StCirq is offline  
Dec 8th, 2004, 12:40 PM
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I also would not recommend packing it along especially when there is more internet access in Europe than ever before. BUT, one solution to safeguarding it in a hostel situation might be to use a PacSafe device to secure it to a rigid device.

What is he really going to use a PC for anyway? E-mail...easy enough to set up an e-mail account on HotMail and check it wherever he goes.

But, if he is "dead set" on it then ALLOW him the opportunity to use this decision as a learning experience if you can. If nothing else it might drive home the fact that we all make choices and some are good and some aren't.
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Dec 8th, 2004, 12:53 PM
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Couldnt answer your question about Greece and would tend to discourage carrying a notebook. A few notes from my last few vacations in Europe.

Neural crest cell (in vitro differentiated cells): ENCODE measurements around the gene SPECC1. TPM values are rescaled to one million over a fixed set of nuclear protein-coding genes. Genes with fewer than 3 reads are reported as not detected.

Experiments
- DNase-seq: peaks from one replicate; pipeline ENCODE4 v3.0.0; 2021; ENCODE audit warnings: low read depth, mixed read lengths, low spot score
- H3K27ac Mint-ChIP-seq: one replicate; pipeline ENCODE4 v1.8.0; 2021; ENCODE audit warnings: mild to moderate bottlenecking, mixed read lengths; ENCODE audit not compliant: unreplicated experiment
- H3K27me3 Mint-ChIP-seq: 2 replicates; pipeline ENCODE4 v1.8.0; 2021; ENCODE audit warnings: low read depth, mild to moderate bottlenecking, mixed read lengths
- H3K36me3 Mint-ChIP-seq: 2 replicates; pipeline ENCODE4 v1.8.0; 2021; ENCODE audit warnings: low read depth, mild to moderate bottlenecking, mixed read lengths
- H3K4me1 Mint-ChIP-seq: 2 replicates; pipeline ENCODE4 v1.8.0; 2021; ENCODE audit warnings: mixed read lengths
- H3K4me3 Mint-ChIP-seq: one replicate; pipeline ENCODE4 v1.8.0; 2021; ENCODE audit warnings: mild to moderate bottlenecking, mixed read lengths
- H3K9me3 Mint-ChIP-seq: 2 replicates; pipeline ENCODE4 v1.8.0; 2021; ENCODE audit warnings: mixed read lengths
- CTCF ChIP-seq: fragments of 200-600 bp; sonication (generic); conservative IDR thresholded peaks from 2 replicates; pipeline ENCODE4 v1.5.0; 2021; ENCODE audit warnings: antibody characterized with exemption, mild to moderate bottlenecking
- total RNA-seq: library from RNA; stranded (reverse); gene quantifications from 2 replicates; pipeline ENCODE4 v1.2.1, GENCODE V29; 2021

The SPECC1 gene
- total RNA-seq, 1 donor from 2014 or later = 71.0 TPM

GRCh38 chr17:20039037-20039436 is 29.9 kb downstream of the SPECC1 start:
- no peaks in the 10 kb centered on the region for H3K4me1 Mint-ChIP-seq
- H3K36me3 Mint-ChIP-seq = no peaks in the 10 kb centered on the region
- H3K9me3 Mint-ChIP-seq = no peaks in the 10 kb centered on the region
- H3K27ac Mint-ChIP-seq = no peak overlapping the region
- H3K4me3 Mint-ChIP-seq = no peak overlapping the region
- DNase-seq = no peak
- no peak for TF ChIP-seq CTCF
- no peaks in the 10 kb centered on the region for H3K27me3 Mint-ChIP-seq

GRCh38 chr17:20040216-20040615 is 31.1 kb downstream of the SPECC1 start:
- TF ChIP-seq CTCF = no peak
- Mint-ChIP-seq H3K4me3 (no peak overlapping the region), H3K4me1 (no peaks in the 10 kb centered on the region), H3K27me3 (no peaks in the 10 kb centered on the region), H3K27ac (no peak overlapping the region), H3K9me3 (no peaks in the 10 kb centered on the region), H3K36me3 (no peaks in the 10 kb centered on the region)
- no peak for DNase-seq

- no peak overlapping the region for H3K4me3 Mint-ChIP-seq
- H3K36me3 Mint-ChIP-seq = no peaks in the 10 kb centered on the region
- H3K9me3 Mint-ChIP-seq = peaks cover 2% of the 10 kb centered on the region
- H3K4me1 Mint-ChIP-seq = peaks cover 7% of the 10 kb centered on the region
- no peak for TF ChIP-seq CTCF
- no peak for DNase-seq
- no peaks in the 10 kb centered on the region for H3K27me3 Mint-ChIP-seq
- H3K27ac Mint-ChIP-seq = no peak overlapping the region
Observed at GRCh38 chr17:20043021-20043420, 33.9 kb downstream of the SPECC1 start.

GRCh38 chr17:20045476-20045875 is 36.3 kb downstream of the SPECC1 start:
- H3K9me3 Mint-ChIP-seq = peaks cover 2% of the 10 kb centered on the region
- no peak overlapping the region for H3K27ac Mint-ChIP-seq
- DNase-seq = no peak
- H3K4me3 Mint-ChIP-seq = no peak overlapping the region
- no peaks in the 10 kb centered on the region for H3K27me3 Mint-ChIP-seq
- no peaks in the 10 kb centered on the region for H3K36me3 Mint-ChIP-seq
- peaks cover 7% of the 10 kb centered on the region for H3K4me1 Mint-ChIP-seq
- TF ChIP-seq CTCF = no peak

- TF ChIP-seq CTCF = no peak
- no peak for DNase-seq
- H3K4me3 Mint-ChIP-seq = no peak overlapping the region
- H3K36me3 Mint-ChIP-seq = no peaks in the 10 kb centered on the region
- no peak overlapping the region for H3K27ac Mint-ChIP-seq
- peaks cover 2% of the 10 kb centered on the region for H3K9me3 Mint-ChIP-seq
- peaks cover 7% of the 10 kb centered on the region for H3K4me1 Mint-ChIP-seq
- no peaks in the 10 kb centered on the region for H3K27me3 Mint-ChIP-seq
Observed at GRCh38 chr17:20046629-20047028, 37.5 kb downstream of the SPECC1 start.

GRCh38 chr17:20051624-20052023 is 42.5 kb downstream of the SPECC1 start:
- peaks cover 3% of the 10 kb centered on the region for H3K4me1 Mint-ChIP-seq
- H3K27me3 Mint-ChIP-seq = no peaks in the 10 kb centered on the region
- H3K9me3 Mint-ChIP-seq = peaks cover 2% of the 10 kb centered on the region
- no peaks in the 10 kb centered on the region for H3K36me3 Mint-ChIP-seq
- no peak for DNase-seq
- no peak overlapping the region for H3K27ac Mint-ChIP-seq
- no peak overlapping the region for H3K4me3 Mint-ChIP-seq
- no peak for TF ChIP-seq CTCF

Spain- Downtown Madrid (my hotel was near the Puerta del Sol) there were at least 4 internet cafes within walking distance. Prices were quite cheap as i remember. Seville-a few places near the Cathedral.Granada-large place run by the spanish telephone company, right across from the Columbus statue. Segovia-right next to the aqueduct.

Paris- in the latin quarter. i found internet access somewhat limited and often quite expensive. Ask the attendant if you can use an english keyboard, writing email on the french keyboard is not easy if youre on the clock.

Italy-this year, it seemed that many hotels (3 star) had a common use computer on the property. In Venice you wre charged for it, in rome you were not. Florence and Bolzano you had computer in the room, is this quite common in places that are newly renovated?

but noticed your son will have a 4 month trip, not sure that carrying ones own notebook might be more economical.
Wildfire is offline  
Dec 8th, 2004, 01:05 PM
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ira
 
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Hi tom,

Your son is nuts.

However if he wants to take his computer, let him; as long as he realizes that you aren't going to buy him another one.
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Dec 8th, 2004, 01:07 PM
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>>>>>>However if he wants to take his computer, let him; as long as he realizes that you aren't going to buy him another one.<<<<<<

Also, I would strongly suggest that he refrain from storing identifying information (social security number, bank account numbers, etc.) on it.